Paige Clark ~ Dead Summer

The year my moth­er dies, my boyfriend catch­es me jump­ing out of the win­dow of our house. We live on the first floor. He stands in the yard with his arms fold­ed across his chest and one eye­brow raised. “I knew you were going to do that,” he says.

I am prac­tic­ing,” I say.

For what,” he says. “You’re too afraid to die.”

I am stand­ing bare­foot in my old gym t-shirt from junior high school and cot­ton under­pants. It is dusk in the dead of sum­mer and the grass is dewy. It is my mother’s favorite kind of weather—the cool relief of night from a hot day—and I can’t stom­ach it. I go inside and turn the air con­di­tion­er to six­ty-three degrees and sit on my bed trem­bling.

 

I am afraid of many things—getting pink eye, cross­ing the street out­side of a cross­walk, over­ly aggres­sive pan­han­dlers, dan­ger­ous amphib­ians. And I was once afraid of life com­ing to an end—of what I imag­ined would be a sput­ter­ing, spit­ting last gasp for air. But my mother’s body deflat­ed like a day old bal­loon and I held her hands as they turned cool. My boyfriend went to the hos­pi­tal lob­by to buy her favorite flow­ers and all I could think was, Hurry up, it’s get­ting cold, like she was a bowl of soup.

 

When my boyfriend comes inside to find me, I tell him to look at my web brows­ing his­to­ry. The dull glow of the com­put­er makes me feel like we are under­wa­ter and my boyfriend is a brine fish—nothing but translu­cent pale limbs. I think to myself, He is not strong, because I am angry this has hap­pened to me and not to him.

My search his­to­ry reveals I am con­tem­plat­ing para­sui­cide, because like my boyfriend guessed, I am not brave enough to kill myself all the way. He does not say this, but just holds me in his crus­tacean arms. The room is freez­ing, so when I final­ly fall asleep shiv­er­ing, I dream I am in a hos­pi­tal room with cream walls and a nurse who places a warm hand gen­tly on my fore­head. She looks noth­ing like my moth­er.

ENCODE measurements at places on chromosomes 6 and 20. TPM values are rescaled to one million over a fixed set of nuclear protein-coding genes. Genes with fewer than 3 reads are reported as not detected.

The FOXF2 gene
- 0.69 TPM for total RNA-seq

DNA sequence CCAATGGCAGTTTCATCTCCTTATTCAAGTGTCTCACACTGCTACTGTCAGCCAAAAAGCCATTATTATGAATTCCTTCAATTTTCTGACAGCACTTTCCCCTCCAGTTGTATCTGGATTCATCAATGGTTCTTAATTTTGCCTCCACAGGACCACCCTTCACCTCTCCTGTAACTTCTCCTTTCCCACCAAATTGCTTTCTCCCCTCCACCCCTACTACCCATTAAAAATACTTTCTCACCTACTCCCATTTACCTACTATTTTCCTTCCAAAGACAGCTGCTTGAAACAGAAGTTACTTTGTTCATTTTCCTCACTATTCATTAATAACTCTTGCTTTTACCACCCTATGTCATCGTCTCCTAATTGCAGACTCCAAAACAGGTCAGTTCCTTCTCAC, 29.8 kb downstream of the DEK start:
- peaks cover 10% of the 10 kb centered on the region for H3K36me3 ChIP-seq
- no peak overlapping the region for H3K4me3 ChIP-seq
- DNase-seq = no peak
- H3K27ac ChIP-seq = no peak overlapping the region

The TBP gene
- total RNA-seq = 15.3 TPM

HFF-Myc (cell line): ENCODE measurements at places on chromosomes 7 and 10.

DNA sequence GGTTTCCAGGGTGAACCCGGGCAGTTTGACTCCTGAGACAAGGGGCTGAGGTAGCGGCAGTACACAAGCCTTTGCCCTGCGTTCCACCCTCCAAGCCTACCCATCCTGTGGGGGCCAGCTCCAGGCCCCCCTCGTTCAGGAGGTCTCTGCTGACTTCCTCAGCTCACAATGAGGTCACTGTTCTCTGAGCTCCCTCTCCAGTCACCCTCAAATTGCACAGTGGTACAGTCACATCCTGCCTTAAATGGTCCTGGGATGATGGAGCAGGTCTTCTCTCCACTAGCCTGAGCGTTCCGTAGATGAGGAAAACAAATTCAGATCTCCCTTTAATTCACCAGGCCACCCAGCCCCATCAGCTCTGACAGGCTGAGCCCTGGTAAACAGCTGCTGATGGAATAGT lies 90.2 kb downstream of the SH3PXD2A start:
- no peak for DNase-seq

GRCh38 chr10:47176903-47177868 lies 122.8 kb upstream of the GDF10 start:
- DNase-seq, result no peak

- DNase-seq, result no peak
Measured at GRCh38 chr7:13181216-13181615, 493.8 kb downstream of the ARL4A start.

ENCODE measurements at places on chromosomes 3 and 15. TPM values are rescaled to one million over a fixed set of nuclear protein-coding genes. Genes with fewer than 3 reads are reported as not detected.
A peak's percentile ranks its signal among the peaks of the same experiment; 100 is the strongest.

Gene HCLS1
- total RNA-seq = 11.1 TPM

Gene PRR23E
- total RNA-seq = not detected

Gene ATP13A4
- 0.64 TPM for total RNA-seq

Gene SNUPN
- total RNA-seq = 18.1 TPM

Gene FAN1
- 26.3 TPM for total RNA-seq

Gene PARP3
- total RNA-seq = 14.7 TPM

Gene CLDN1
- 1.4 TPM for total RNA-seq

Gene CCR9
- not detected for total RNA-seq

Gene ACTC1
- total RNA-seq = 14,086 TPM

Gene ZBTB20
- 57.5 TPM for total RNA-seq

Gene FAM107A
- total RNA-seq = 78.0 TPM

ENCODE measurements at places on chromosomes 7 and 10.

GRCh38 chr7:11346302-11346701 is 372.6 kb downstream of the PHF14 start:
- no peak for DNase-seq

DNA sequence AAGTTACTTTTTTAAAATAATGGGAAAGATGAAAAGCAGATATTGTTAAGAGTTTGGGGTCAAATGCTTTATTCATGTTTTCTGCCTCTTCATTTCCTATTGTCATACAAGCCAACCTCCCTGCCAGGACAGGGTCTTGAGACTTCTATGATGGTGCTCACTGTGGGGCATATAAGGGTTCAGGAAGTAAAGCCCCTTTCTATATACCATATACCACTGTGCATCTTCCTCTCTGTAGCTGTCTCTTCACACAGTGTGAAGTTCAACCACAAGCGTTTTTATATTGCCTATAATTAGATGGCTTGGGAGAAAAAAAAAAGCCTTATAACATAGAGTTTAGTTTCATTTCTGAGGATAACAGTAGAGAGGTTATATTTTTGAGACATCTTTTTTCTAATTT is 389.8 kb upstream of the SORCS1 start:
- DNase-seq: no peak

In the morn­ing when I wake up, I tell my boyfriend I am leav­ing him. The rea­son I give him is that I need to be alone for a lit­tle while. The real rea­son is that when he sleeps his breath­ing is qui­et and his del­i­cate hands are icy and I can’t tell if he is alive or dead. He says, “I will give you the space you want and I’ll be here if you need me.”

I sus­pect more than ever he is not real­ly alive.

He packs his things to go to his mother’s house. I yell at him, “At least you have a moth­er!” just to make sure he knows that even though I am break­ing his heart, I am still more bro­ken.

 

When I was nine, I fell out of a tree and broke my arm, so I know what it feels like to fall and I know what it feels like to be bro­ken. On the way home from the hos­pi­tal, my eyes still full of tears, my moth­er and I stopped off at the video store and bought the deluxe VHS box set edi­tion of The Sound of Music. I watched it on repeat while the painkillers wore off. My moth­er ran her hand across my face—my fore­head, my eye­brows, my cheekbones—until I could final­ly fall asleep. So when it’s on TV the day my boyfriend moves out, I can’t believe my luck.